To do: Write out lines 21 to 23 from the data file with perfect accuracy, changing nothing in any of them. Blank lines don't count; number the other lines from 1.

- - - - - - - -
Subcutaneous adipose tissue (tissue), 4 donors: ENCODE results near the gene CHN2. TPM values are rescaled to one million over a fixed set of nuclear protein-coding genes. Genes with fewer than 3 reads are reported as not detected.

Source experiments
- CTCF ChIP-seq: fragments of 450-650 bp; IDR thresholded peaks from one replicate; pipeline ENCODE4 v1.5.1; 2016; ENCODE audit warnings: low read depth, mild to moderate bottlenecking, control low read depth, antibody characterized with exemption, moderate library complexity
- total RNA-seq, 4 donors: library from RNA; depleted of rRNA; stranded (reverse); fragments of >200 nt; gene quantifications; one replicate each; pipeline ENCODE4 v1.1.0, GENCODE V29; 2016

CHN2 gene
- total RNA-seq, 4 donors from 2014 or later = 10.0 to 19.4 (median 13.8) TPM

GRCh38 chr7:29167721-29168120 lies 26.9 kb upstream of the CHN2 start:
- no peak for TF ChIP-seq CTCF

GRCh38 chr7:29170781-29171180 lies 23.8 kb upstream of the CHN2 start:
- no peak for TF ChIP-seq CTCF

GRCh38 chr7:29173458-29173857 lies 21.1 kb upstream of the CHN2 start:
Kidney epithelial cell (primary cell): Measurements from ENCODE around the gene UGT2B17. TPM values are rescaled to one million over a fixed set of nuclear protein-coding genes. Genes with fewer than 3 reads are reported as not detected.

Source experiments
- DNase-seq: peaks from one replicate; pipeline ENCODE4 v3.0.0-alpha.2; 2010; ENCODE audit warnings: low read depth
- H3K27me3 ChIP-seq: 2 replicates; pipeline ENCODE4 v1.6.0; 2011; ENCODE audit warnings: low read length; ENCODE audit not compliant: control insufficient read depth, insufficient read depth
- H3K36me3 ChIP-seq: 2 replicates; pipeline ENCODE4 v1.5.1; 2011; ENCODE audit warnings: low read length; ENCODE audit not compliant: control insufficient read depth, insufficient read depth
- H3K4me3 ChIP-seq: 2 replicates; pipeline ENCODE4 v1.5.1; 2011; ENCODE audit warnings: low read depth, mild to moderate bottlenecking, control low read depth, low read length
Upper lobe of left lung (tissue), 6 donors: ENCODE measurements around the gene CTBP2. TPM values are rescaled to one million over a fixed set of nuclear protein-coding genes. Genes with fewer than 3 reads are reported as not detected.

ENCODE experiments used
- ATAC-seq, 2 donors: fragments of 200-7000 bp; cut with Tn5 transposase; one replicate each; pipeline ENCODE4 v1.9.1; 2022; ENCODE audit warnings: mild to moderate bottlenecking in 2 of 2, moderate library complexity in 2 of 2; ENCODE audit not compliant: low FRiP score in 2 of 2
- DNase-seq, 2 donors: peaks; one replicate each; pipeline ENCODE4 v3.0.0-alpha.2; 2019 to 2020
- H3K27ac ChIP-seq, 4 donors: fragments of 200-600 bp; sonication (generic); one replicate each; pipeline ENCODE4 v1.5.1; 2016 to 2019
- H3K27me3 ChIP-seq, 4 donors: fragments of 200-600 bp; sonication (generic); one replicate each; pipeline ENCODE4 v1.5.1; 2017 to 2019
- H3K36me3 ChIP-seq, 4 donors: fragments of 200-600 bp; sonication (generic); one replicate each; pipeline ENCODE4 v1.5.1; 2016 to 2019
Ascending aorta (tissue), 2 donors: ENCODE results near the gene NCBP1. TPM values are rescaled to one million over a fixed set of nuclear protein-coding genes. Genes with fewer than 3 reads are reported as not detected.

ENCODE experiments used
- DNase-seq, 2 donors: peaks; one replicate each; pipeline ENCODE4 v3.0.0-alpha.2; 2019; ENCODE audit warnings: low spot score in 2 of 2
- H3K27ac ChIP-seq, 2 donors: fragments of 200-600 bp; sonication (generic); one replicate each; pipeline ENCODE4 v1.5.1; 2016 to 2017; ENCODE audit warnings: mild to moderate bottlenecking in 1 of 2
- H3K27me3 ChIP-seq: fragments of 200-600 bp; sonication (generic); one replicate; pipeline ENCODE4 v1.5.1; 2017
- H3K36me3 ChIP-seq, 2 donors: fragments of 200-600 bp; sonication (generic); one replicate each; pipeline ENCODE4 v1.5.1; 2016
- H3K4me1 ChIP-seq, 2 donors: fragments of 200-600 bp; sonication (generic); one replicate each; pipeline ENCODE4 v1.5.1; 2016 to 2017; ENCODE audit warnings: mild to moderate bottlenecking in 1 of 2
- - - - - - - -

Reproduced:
- DNase-seq, 2 donors: peaks; one replicate each; pipeline ENCODE4 v3.0.0-alpha.2; 2019 to 2020
- H3K27ac ChIP-seq, 4 donors: fragments of 200-600 bp; sonication (generic); one replicate each; pipeline ENCODE4 v1.5.1; 2016 to 2019
- H3K27me3 ChIP-seq, 4 donors: fragments of 200-600 bp; sonication (generic); one replicate each; pipeline ENCODE4 v1.5.1; 2017 to 2019